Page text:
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Date:	Fri, 07 Nov 2008 14:16:43 -0700
From:	Andreas Dilger <adilger@....com>
To:	"Michael B. Trausch" <mike@...usch.us>
Cc:	linux-ext4@...r.kernel.org
Subject: Re: "tune2fs -I 256" runtime---can it be interrupted safely?

On Nov 01, 2008  19:46 -0400, Michael B. Trausch wrote:
> On Sat, 1 Nov 2008 15:10:02 -0400
> "Michael B. Trausch" <mike@...usch.us> wrote:
> > I converted my home directory to ext4 without issue and so I
> > (stupidly, I admit) did not take a backup of this 250 GB drive's
> > contents before I started the conversion process.  Oops.  Lesson
> > learned.  My thinking at this point is that it would take _far_ less
> > time to interrupt, backup, and just use mkfs.ext4 on the drive and
> > then restore (about 2 hours instead of an unknown quantity which is
> > already nearing 13 hours).
> 
> At 18:01:34 (after 15 hours and change) I decided to give it up and
> sent tune2fs a SIGINT.  It happily aborted, and fsck appears to have
> fixed whatever inconsistencies were introduced during the tune2fs run
> and the files on the volume appear to be perfectly intact.

That is good news.  I would have worried that interrupting this operation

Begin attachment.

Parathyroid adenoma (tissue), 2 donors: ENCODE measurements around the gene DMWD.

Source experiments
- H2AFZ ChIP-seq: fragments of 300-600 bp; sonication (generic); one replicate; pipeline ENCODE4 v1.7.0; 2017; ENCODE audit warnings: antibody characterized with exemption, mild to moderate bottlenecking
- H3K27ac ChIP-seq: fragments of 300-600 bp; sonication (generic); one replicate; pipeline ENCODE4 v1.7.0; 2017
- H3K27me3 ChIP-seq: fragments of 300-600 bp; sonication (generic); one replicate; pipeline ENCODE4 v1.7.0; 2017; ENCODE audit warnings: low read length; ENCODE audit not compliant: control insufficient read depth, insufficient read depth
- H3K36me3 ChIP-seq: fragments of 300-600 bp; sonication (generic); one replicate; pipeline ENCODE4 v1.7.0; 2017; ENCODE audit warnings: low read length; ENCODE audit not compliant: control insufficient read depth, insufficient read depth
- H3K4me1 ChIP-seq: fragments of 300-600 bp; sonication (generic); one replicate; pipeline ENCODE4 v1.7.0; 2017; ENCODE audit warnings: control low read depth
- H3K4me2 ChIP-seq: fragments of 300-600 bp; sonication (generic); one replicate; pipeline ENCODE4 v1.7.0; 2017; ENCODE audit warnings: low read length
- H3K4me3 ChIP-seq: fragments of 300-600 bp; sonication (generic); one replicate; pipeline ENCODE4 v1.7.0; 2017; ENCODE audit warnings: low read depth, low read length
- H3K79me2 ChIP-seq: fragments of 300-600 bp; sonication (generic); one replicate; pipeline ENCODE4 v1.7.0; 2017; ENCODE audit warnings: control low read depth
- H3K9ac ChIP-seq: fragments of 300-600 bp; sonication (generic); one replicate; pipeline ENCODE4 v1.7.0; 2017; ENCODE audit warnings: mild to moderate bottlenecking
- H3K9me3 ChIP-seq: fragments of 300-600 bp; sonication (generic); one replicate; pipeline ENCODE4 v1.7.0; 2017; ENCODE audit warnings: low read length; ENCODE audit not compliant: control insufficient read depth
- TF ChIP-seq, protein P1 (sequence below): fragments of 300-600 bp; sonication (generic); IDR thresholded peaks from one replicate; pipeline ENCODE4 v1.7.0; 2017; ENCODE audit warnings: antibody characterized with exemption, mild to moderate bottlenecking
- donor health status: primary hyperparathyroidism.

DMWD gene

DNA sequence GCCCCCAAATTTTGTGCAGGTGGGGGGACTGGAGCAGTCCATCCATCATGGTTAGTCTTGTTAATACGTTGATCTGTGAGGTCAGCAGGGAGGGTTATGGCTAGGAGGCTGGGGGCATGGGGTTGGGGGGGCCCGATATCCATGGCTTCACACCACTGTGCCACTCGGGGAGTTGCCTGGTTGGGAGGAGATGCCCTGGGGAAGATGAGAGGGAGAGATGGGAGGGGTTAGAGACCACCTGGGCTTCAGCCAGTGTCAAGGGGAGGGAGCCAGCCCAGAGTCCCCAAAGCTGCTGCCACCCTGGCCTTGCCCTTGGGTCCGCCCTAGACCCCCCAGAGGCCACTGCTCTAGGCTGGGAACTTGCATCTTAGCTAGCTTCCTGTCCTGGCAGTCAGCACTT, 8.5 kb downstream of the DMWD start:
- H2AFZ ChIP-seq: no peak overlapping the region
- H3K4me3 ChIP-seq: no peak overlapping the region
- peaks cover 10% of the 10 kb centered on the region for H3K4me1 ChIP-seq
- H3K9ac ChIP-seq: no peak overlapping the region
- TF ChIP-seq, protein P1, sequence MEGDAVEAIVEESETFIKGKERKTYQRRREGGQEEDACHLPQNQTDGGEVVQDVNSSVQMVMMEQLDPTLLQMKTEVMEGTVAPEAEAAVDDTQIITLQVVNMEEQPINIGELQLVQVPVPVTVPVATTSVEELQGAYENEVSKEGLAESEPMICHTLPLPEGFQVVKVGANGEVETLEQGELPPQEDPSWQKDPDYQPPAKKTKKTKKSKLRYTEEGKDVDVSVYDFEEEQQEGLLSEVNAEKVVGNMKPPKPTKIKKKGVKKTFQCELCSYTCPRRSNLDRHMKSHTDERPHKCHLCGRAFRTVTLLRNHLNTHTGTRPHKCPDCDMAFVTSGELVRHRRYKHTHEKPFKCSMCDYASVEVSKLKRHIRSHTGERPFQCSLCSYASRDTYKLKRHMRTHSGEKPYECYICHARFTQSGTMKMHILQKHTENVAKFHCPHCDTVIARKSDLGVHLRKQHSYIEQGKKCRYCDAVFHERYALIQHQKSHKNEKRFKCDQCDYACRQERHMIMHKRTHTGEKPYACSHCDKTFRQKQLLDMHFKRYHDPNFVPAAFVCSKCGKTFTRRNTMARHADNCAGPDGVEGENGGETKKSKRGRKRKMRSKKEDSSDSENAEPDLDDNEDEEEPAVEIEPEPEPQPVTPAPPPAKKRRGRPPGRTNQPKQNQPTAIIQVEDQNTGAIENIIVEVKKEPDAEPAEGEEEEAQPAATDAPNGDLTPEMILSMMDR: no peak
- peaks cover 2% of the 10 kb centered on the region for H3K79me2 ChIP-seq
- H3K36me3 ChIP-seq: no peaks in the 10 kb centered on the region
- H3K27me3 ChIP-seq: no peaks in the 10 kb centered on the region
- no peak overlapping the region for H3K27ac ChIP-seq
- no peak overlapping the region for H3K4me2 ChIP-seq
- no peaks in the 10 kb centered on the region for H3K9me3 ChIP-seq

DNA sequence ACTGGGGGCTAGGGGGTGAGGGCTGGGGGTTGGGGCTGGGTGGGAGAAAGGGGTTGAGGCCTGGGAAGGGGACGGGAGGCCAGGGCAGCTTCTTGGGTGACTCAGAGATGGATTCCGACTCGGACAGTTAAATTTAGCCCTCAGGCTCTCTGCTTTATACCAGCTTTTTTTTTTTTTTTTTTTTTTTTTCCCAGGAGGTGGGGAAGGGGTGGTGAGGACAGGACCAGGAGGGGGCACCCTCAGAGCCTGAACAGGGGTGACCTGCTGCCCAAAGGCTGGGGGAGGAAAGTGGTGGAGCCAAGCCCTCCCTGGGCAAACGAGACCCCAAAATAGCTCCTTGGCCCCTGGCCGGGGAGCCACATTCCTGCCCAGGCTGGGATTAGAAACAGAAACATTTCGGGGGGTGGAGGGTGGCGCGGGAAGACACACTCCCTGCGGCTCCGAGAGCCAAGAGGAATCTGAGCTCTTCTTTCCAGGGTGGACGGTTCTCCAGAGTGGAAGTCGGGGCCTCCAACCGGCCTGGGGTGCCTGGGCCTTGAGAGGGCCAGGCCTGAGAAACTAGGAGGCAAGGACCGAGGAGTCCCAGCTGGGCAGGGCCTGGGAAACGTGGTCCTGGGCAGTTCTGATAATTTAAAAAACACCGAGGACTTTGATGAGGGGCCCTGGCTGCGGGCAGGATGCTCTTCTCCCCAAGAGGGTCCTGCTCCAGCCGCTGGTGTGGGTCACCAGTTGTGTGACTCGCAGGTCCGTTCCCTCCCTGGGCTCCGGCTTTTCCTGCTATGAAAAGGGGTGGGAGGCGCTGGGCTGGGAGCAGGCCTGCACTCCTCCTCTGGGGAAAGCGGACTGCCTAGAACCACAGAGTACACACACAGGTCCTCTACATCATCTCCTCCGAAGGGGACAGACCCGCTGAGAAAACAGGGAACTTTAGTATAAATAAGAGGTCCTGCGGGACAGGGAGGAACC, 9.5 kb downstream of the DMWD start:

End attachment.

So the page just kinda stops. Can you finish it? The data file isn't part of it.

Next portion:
isn't very safe, because it is moving some core filesystem data around.

> Am going to go the route of simply pulling the data off and using
> mkfs.ext4 to create a new filesystem on the device.  But, I am still
> curious as to why this would run for so long.  Some volume statistics,
> in case they may be of help in trying to determine why this process was
> running for so long; I don't even know how much longer it would have
> run for.

> Inode size:               128

It looks like it did not finish the inode resize operation, for whatever
reason.

If you have time, after the backup is done could you please re-try the
"tune2fs -I 256" operation and let it go for a while, then "ltrace -p {pid}"
on the process from another window to see what it is doing (if anything).
You may need to have the "e2fsprogs-debuginfo" RPM installed to get useful
data there.

After grabbing some of the data with ltrace, also run "strace -p {pid}"
to get disk IO information, and finally "gdb -p {pid}" and grab a
stack trace with "bt", let it continue for a few seconds with "c", and
then CTRL-C again and grab another stack trace with "bt".

I'm assuming the code shouldn't actually have taken 13h to complete, but
is instead confused about something in the filesystem and is looping.

Cheers, Andreas
--
Andreas Dilger
Sr. Staff Engineer, Lustre Group
Sun Microsystems of Canada, Inc.

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